At the two-month mark of 2016, the stage has been set for value over growth investing.
Think high-dividend-payers, utilities and consumer staples. Some might even call it a “Dogs of the Dow” strategy.
“I've been advocating a shift to value from growth for lots of reasons, because right now the valuation differential between value and growth is the largest it's been since the dot-com bubble in the late 1990s,” said Crit Thomas, senior investment strategist at Touchstone Investments.
Measured on a price-to-book value basis, the Russell 1000 Value Index is currently at 1.67, which compares to a p/b ratio of 5.24 for the Russell 1000 Growth Index.
“If you can get these calls right, moving between growth and value, you can really benefit,” Mr. Thomas said.
In addition to the expanding valuation differential, a value tilt is also supported by the 10-year stretch for growth stocks, which typically swaps the lead with value about every seven years.
Performance-wise, so far this year, the difference isn't all that stark.
The Russell Value Index is down 5.19% through the first two months of the year, while the growth counterpart is down 5.62%.
On a 12-month trailing basis, the value index is down 9.41%, while growth is down just 5.05%.
“Traditionally, in down markets, value funds tend to do relatively well because they include more defensive sectors, and value managers typically have some cash available, which doesn't get hurt in a down market,” said Todd Rosenbluth, director of mutual fund and ETF research at S&P Capital IQ.
While market watchers and financial advisers might not see the U.S. economy racing toward a recession, it is possible that the stock market is heading into an earnings recession.
“When earnings start to turn, investors start to turn away from growth,” said Greg Estes, portfolio manager at Intrepid Capital.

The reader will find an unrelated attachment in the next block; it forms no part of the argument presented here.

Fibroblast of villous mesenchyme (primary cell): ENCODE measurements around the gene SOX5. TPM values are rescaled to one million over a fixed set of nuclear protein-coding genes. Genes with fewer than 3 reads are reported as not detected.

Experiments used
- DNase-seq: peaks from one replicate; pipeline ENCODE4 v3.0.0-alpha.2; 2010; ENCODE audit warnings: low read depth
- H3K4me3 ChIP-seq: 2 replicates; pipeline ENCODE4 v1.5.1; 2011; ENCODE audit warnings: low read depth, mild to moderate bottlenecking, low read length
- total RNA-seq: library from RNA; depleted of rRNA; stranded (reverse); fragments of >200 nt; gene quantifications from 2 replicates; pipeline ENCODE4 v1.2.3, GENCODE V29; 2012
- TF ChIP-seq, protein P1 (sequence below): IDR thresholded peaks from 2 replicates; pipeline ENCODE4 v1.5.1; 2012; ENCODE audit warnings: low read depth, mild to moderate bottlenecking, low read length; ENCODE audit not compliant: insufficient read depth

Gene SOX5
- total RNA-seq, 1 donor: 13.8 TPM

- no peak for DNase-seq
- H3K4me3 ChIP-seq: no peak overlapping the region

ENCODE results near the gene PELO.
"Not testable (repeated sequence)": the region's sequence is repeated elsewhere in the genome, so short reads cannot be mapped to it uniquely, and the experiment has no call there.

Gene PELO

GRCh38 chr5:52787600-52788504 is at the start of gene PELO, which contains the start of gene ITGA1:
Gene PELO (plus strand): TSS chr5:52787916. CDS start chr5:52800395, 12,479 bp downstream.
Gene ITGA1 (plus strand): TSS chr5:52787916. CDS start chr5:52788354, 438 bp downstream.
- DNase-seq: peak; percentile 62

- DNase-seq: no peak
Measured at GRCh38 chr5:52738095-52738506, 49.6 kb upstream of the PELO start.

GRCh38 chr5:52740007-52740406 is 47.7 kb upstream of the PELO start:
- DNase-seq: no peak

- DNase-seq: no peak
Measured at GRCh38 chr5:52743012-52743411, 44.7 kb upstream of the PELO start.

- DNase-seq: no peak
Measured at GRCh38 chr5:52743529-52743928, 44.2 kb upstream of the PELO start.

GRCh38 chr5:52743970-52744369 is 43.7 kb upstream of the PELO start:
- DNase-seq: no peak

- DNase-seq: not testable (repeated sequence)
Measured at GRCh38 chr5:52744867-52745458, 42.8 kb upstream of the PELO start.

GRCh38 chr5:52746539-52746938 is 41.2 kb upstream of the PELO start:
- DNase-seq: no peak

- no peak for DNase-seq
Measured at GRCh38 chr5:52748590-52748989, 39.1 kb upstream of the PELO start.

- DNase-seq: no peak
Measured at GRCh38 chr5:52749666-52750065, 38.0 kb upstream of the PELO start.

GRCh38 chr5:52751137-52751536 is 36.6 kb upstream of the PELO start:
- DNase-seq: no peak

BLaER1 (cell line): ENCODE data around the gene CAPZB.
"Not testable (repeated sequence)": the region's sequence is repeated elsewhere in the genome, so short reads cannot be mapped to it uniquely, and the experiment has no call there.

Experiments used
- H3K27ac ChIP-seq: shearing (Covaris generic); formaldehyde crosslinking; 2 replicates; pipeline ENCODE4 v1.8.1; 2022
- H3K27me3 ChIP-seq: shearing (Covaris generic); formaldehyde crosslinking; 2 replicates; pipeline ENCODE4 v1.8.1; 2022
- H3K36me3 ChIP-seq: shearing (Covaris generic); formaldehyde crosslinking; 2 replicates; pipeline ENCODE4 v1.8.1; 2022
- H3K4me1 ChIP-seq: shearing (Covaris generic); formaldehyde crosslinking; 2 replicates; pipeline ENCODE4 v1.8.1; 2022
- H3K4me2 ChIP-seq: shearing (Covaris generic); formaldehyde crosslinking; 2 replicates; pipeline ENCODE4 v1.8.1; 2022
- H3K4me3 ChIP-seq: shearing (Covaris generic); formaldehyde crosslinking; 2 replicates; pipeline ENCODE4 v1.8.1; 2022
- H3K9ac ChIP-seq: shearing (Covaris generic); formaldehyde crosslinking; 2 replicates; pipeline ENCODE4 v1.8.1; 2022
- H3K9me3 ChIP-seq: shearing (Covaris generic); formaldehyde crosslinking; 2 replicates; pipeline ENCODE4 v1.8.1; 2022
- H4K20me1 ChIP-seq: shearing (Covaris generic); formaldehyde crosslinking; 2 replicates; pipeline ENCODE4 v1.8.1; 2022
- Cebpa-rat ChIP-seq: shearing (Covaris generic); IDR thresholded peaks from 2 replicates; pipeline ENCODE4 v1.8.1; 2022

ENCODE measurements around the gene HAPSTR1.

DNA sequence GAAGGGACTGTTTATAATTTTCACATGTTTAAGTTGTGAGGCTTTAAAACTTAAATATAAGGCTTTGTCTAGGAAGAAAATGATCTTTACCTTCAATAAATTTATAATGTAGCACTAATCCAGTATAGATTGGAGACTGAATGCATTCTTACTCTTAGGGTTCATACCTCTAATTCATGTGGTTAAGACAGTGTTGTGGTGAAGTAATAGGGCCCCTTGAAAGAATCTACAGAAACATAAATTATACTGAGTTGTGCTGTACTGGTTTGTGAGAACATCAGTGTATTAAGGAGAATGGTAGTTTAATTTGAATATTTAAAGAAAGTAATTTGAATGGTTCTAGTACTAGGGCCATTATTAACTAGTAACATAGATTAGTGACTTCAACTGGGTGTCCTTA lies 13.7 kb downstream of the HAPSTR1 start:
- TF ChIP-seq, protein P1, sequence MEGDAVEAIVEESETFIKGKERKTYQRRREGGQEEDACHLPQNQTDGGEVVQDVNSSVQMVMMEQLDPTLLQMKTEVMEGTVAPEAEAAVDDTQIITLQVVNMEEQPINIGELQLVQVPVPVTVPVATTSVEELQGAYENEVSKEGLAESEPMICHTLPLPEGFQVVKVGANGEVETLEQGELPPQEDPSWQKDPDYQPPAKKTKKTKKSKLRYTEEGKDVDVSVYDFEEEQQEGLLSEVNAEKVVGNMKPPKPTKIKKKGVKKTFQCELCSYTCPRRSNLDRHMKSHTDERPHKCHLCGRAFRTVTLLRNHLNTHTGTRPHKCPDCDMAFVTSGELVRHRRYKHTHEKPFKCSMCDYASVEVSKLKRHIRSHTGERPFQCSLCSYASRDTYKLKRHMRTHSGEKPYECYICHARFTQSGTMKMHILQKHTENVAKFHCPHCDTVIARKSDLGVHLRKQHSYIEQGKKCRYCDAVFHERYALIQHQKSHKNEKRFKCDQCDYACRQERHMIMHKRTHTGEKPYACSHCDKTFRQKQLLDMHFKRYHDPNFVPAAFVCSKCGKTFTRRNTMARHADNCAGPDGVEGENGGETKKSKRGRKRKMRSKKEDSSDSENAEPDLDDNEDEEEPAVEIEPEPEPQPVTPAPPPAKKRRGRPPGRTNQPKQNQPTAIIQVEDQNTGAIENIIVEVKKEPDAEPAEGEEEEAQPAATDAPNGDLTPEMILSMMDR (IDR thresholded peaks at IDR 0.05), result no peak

He added that signs of trouble for earnings have been showing up in sluggish revenue growth that is eating into earnings.
“Top-line growth is over; that's gone, and we're in a challenging environment,” Mr. Estes said. “It's on a company-by-company basis, but by and large you won't see a lot of top-line growth, and If you can't continue to cut expenses and top line is stagnant or declining, you're earnings will go down. Those factors point toward value over growth.”
With top-line growth stagnant, stocks have been riding over the past few years on earnings that were largely created through cost-cutting to expand profit margins, according to Mr. Thomas.
On a trailing 12-month basis, the profit margin of the Russell 1000 Value Index is about three percentage points below its peak of 9% in early 2014, which represents a potential reversion to the upside move.
Meanwhile, the Russell 1000 Growth Index is sitting on a profit margin of 9.5%, which is right next to its early 2014 peak of 10%.
“A lot of what has been driving the stock market the past few years has been earnings growth,” said Mr. Thomas. “That earnings growth has been driven by margin expansion, not from top-line growth.”
Among the broad U.S. equity mutual fund categories, none of the nine style-boxes tracked by Morningstar is positive this year, but large-cap value is the best of the bunch with a 5.2% decline, followed by a 5.52% decline for small-cap value, and a 5.63% decline for mid-cap value.
The three growth-fund categories are at the bottom. Large-cap growth is down 8.16% this year, mid-cap growth is down 8.41%, and small-cap growth is down 10.66%.
The sector-fund categories expected to benefit the most in a more favorable market for value investing include utilities, up 2.95% this year, and consumer defensive, down 1.3%.
“With concerns that the U.S. economy might be slowing and the Federal Reserve less likely to be raising rates regularly in 2016, consumer staples and utilities stocks have been among the stronger performers this year,” Mr. Rosenbluth said. “These kinds of stocks tend to have more stable revenue streams regardless of macroeconomic data and offer above-average dividend yields.”